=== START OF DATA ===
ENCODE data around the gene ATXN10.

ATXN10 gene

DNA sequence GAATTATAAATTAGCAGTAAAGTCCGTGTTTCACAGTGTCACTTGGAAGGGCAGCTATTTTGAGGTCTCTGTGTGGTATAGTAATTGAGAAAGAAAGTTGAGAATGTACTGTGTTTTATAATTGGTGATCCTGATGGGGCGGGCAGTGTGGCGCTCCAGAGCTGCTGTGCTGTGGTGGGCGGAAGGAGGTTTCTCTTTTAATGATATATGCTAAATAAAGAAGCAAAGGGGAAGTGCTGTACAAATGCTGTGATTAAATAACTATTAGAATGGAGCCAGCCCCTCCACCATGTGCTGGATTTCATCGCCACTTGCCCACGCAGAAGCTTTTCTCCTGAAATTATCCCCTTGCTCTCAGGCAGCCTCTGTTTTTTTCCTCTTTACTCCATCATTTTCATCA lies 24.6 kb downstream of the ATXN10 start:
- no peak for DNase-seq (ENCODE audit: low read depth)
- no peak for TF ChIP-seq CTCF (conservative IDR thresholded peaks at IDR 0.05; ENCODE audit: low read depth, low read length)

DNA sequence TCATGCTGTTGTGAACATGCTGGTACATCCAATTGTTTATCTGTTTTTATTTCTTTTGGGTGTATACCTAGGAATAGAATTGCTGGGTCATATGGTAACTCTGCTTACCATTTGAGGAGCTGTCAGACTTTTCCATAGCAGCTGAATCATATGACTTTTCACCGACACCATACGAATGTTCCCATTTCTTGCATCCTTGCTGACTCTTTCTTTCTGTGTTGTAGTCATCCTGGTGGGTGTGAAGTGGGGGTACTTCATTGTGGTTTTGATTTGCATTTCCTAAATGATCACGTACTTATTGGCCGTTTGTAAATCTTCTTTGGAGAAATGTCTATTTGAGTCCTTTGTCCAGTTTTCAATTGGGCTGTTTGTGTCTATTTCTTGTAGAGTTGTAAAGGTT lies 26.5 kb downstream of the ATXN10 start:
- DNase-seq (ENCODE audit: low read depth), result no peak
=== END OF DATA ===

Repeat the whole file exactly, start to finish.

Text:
ENCODE data around the gene ATXN10.

ATXN10 gene

DNA sequence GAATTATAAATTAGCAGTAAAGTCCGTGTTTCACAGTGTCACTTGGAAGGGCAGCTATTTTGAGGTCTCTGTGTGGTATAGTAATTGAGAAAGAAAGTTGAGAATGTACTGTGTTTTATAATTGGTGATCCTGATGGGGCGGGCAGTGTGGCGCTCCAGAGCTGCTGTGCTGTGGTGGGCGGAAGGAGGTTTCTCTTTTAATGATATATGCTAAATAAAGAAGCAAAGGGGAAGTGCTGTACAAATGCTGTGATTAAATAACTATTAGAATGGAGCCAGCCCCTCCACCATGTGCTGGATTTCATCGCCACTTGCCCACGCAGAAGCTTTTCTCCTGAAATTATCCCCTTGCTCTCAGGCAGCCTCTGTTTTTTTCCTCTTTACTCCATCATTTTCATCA lies 24.6 kb downstream of the ATXN10 start:
- no peak for DNase-seq (ENCODE audit: low read depth)
- no peak for TF ChIP-seq CTCF (conservative IDR thresholded peaks at IDR 0.05; ENCODE audit: low read depth, low read length)

DNA sequence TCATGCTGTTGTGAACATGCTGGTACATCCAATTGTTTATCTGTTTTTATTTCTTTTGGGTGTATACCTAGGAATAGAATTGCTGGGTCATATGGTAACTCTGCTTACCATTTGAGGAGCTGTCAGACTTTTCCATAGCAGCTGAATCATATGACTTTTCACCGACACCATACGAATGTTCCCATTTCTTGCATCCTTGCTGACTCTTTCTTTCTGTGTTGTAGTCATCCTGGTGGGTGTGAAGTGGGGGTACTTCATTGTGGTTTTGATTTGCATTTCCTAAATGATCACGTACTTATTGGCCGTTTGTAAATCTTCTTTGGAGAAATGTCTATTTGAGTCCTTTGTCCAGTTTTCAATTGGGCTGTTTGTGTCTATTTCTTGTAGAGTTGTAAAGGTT lies 26.5 kb downstream of the ATXN10 start:
- DNase-seq (ENCODE audit: low read depth), result no peak